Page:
Season Series: Even though Nipissing was able to score 94 goals during the regular season, they mustered just one in their two meetings with Toronto, as the Varsity Blues shone on the defensive end to sweep the season series with the Lakers.

The Blues lit the lamp three times in their first meeting, but the only one they ended up needing was the first-period goal from Stephanie Ayres (Hearst, Ont.). The pair of powerplay markers were simply gravy for Toronto in their 3-0 victory, thanks to Fryer’s stingy play between the pipes. She wasn’t busy, but she was sharp when called upon, turning away 13 shots for the first goose egg of her university career.

Fryer needed to be on her toes again in the rematch, as this one was close from the get-go. Jana Headrick (Garden River, Ont.) opened the scoring for Toronto – a lead that held for the next period and a half – but this time, Nipissing had the answer. Brianna Gaffney (Tamworth, Ont.) bulged the twine five minutes into the final period to knot things up at one and ultimately warrant some extra hockey. Just over a minute in to the overtime period, Toronto secured the win thanks to a powerplay goal from Mathilde De Serres (Ville Mont-Royal, Que.), which was the team’s sixth win during their aforementioned eight-game streak.

October 20, 2018 | Toronto 3 Nipissing 0
January 20, 2019 | Nipissing 1 Toronto 2 (OT)


No. 5 Ryerson Rams (15-7-2) v. No. 4 Queen’s Gaels (15-9-0)

Schedule (Best-of-Three):
Game 1 | Ryerson @ Queen’s | Wednesday, February 20 @ 8:00pm
Game 2 | Queen’s @ Ryerson | Saturday, February 23 @ 7:15pm
Game 3 (if necessary) | Ryerson @ Queen’s | Sunday, February 24 @ 2:30pm

Quick Hits: The Queen’s Gaels played their way to the finals a year ago, but fell just shy of the provincial title against Western. With several of the same pieces back, however, they’ll look to complete the feat this time around, albeit from the No. 4 seed. Standing in their way first is an offensively-gifted Ryerson squad that is looking to improve on their first-round exit from a year ago. With some terrific talents lacing up their skates on either side, both teams have the ingredients to make a title run this time around, but while both teams can score, it may come down to which side can step it up defensively.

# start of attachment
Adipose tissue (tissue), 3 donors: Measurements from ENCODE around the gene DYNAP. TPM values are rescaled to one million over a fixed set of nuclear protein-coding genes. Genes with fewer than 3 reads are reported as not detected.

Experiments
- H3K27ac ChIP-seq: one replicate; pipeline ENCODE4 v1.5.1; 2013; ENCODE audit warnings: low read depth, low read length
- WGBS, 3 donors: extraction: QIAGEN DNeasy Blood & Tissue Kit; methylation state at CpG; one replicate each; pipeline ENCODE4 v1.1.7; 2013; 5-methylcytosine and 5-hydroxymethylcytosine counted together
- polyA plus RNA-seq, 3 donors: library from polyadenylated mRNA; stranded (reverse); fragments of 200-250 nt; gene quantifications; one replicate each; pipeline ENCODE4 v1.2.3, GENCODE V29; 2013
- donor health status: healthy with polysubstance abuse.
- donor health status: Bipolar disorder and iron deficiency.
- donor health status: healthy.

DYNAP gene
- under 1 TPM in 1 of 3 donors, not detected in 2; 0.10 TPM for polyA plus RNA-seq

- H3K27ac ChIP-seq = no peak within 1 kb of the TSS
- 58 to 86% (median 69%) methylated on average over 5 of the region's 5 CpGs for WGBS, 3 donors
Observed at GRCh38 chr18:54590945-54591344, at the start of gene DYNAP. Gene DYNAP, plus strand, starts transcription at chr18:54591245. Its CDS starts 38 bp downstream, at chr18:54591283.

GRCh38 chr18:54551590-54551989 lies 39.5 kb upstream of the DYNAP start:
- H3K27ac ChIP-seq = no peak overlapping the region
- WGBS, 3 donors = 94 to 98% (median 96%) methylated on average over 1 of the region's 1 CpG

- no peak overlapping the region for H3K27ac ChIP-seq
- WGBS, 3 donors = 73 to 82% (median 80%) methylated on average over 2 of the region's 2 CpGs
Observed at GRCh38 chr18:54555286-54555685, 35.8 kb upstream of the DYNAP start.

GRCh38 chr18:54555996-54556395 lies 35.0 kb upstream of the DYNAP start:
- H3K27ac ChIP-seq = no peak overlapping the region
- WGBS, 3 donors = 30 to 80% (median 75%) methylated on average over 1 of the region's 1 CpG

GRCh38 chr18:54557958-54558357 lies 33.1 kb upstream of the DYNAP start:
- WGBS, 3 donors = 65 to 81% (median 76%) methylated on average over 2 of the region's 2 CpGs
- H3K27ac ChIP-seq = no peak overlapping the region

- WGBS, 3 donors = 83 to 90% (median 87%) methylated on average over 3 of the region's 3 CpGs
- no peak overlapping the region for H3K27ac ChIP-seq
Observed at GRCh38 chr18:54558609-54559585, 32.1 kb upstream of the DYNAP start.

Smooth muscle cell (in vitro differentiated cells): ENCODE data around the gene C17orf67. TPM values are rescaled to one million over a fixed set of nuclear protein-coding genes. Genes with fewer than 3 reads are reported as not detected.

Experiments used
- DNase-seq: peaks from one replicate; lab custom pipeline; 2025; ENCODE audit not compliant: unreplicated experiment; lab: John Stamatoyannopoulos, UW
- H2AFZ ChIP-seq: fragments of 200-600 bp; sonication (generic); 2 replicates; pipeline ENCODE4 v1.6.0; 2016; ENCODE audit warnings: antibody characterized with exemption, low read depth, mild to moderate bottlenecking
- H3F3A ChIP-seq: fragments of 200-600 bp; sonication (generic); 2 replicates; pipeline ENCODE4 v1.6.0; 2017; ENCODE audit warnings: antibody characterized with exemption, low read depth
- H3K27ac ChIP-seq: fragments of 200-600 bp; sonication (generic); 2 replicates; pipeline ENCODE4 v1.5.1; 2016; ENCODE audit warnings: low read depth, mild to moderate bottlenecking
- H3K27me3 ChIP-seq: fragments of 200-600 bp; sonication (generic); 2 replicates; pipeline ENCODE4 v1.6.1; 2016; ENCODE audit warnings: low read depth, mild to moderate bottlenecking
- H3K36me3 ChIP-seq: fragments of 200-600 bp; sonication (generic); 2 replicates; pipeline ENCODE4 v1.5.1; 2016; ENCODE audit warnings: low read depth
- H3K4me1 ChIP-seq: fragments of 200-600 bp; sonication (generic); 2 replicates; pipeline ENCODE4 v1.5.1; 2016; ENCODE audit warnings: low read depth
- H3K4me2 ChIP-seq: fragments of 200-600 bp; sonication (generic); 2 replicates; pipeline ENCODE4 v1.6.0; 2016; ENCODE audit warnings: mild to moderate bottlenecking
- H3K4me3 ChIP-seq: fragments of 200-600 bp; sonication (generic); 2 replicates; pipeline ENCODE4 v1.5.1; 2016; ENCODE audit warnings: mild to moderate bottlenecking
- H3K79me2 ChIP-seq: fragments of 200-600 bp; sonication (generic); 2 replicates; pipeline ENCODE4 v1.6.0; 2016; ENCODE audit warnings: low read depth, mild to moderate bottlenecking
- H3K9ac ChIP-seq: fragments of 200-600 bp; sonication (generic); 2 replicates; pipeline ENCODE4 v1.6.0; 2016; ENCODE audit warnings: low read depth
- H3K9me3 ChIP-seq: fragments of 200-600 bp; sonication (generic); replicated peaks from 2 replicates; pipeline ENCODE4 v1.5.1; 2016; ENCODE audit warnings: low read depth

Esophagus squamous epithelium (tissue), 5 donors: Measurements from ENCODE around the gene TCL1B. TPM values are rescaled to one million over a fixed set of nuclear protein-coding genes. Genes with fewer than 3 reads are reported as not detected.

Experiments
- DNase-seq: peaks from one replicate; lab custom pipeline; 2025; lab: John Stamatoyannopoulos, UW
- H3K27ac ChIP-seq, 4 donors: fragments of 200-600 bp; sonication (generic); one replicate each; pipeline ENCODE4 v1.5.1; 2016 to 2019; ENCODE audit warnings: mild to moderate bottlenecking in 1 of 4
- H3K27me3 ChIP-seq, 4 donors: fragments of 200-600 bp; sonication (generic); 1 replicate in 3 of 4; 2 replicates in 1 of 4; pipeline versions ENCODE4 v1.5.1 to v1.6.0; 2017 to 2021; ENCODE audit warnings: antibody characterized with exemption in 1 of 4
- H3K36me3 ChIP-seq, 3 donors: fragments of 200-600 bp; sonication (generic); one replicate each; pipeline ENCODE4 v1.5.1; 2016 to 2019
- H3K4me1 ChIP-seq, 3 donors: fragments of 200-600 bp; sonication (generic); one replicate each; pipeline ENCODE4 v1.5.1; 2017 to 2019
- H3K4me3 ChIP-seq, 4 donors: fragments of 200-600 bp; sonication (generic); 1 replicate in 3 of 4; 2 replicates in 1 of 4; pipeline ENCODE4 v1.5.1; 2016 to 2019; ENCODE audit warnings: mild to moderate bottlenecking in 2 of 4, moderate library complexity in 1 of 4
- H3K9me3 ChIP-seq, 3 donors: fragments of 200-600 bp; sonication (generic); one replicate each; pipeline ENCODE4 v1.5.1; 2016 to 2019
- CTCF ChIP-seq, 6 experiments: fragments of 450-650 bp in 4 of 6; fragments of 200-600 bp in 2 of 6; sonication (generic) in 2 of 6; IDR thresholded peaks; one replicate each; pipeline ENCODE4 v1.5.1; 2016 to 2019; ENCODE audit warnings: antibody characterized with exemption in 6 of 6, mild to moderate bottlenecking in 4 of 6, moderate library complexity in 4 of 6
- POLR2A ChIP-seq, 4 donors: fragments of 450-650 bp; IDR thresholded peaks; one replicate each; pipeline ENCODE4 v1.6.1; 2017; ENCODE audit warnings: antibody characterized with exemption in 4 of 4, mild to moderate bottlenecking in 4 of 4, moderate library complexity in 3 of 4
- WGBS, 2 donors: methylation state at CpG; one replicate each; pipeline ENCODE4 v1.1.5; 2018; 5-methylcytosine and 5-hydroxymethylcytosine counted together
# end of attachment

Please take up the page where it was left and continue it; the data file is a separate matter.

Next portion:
Players to Watch: The Gaels were one of the classes of the OUA offensively a year ago, and while that production hasn’t carried over quite as well this year, they still boast the fire power to make an impact on the scoresheet. One consistent piece from a year ago is the play of Katrina Manoukarakis (Scarborough, Ont.), who once again led her team in scoring after her award-winning efforts a year ago. Her 11 goals and 19 points make her a threat from anywhere on the ice, but with another seven players that boast 9+ points, the group as a whole still knows a thing or two about when firing on all cylinders. A young defensive core will be tested against the high-scoring Rams, but with Makenzy Arsenault (Whitby, Ont.; 1.39 GAA, .939 SV%) - one of the OUA’s top tenders - patrolling the blue paint for the Tricolour, the Gaels should be up for the test.

While Queen’s was a top-three scoring team a year ago, the Rams are there this season thanks to their 2.96 goals per game (2nd in OUA). Their defensive ranks leave something to be desired, but there is enough fire power up front for Ryerson to still make a splash in the postseason. Six players eclipsed the 10-point plateau, with four of them posting 20+ during the year. Brooklyn Gemmill (Cambridge, Ont.) leads the way with 23 points (10 G, 11 A), but along with Erika Crouse (Kirkland Lake, Ont.; 22 points), Lauren Nicholson (Dresden, Ont.; 22 points), and captain Kryshanda Green (Brampton, Ont.; 21 points), it is easy to understand how the team notched 71 tallies on the year. Stopping this four-headed monster is no easy task, with each having the ability to go off on any night, and for Ryerson to knock off last year’s finalists, they’ll hope they can keep scoring up to their lofty potential while continuing to pepper the opposition with their OUA-leading 32.1 shots per game.

Season Series: The road team reigned supreme in this season series; a theme that started thanks to a shutout performance from the visiting Ryerson Rams in November. The No. 5 seed headed east for an early season clash and made the most of their trip to Kingston with a 3-0 win; an example of what can happen when the defensive performance matches their offensive capabilities. Gemmill got the scoring started in the first period and was later joined by Green and Crouse to make up the offensive contributions, but it was Fanny Vigeant (St-Hyacinthe, Que.) that was the true difference-maker in that one. The third-year goaltender faced 24 shots and stood tall against each of them to secure the shutout.

Addi Halladay (North Augusta, Ont.) made sure their rematch wasn’t a repeat of their first encounter, as she got the Gaels on the board late in the first period. Queen’s would grab a two-goal lead not long after that, but Ryerson responded with a pair of their own. The Gaels battled back to retake the lead, which they once again doubled thanks to a last-minute empty-netter. Another goal from Green with just five seconds left was too little too late for Ryerson, as the teams ultimately split their two meetings on the year.

November 11, 2018 | Ryerson 3 Queen’s 0
January 11, 2019 | Queen’s 4 Ryerson 3